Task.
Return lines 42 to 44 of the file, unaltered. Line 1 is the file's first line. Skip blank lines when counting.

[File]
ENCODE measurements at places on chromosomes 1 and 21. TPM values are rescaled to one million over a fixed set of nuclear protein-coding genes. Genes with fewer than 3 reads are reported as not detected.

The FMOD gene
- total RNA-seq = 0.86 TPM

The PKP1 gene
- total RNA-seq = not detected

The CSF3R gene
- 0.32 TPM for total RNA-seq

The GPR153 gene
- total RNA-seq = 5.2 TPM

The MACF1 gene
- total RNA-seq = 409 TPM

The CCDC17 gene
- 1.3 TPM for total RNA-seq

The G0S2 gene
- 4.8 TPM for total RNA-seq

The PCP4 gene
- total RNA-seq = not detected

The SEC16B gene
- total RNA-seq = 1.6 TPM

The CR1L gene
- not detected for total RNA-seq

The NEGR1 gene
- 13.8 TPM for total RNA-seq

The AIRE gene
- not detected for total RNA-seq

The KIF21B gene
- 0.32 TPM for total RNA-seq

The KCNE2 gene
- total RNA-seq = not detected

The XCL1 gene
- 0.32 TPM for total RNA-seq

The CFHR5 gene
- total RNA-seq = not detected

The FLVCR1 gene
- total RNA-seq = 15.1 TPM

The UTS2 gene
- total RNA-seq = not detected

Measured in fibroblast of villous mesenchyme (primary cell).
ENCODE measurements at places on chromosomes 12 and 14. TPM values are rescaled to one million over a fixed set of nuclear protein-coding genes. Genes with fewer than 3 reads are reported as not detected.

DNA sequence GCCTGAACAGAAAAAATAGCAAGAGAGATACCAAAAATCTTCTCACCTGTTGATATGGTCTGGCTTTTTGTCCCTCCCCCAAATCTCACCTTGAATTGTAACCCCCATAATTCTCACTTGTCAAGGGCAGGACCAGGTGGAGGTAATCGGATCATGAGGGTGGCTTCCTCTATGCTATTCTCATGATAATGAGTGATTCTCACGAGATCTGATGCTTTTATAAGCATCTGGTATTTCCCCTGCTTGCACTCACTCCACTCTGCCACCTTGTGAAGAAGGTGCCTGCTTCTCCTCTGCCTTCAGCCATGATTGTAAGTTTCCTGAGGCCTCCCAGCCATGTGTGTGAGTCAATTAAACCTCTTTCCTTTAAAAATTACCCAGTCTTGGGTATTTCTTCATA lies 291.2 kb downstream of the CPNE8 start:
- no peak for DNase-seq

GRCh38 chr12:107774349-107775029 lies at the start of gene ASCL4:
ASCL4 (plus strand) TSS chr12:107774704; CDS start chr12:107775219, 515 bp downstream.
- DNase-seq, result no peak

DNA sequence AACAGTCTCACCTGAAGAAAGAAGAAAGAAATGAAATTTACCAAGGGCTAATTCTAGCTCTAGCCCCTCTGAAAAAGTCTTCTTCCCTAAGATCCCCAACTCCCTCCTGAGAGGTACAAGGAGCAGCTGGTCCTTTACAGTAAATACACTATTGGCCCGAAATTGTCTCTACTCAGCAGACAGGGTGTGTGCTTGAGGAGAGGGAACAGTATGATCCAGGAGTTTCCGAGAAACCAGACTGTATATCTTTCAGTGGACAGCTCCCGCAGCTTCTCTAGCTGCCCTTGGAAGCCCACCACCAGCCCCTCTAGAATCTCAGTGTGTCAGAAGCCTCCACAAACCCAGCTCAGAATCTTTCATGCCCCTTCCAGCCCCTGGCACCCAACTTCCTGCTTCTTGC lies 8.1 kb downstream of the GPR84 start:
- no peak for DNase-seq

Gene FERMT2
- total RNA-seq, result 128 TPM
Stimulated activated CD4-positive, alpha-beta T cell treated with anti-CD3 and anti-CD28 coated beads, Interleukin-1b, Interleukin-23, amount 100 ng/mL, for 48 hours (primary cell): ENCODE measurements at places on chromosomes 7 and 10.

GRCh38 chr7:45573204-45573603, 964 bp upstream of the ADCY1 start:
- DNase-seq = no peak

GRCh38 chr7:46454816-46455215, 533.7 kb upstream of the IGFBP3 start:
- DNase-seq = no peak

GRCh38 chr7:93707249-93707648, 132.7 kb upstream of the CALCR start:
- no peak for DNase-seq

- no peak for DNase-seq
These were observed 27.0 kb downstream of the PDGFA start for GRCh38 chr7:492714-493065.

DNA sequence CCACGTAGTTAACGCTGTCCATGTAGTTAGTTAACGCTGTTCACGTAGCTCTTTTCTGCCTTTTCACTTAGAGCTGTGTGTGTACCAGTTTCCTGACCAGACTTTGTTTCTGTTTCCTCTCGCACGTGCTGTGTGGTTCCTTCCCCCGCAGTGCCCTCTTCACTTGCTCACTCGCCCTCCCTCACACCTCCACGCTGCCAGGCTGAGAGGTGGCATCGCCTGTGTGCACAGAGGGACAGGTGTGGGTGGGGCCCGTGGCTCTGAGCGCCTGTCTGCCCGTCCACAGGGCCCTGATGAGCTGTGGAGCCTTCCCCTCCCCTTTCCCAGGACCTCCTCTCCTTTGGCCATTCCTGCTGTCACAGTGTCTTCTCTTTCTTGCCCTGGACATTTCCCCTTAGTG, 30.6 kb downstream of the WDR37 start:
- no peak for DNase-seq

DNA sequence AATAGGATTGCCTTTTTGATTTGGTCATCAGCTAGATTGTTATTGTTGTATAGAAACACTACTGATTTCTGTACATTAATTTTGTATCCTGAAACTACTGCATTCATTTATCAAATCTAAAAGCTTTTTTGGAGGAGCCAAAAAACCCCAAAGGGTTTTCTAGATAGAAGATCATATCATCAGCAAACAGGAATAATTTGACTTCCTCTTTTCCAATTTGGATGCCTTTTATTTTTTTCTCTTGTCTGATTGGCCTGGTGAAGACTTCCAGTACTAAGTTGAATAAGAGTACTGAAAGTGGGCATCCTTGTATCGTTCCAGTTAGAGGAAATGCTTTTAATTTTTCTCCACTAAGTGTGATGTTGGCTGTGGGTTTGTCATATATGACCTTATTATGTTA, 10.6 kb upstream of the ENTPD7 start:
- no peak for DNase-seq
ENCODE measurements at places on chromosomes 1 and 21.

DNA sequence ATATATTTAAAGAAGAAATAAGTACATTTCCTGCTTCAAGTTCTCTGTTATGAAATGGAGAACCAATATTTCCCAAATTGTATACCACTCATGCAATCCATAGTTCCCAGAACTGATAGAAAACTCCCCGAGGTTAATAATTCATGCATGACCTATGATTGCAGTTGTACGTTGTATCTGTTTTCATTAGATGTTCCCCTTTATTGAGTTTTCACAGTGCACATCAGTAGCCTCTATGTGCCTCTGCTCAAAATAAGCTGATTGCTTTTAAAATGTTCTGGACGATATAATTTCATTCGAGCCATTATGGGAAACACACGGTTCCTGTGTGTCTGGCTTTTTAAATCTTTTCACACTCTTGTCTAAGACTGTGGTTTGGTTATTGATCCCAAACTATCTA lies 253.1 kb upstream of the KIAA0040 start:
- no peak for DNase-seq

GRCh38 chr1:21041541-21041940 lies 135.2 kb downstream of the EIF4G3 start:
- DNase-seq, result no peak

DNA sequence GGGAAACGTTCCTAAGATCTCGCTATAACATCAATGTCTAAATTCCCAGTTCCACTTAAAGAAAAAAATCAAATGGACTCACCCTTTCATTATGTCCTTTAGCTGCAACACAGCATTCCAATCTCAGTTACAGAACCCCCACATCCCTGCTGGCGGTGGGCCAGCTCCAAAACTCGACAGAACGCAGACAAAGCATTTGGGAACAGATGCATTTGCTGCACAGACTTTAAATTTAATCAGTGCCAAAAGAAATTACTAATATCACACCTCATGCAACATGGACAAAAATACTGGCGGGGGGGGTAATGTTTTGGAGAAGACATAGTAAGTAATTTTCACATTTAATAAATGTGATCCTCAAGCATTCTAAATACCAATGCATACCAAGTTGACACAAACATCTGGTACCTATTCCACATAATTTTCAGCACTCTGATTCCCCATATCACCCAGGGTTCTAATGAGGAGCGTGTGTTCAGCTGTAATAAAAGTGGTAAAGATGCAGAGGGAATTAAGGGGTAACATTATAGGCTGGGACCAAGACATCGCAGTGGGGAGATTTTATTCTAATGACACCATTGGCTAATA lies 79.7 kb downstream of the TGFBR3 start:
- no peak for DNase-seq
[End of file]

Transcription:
GRCh38 chr12:107774349-107775029 lies at the start of gene ASCL4:
ASCL4 (plus strand) TSS chr12:107774704; CDS start chr12:107775219, 515 bp downstream.
- DNase-seq, result no peak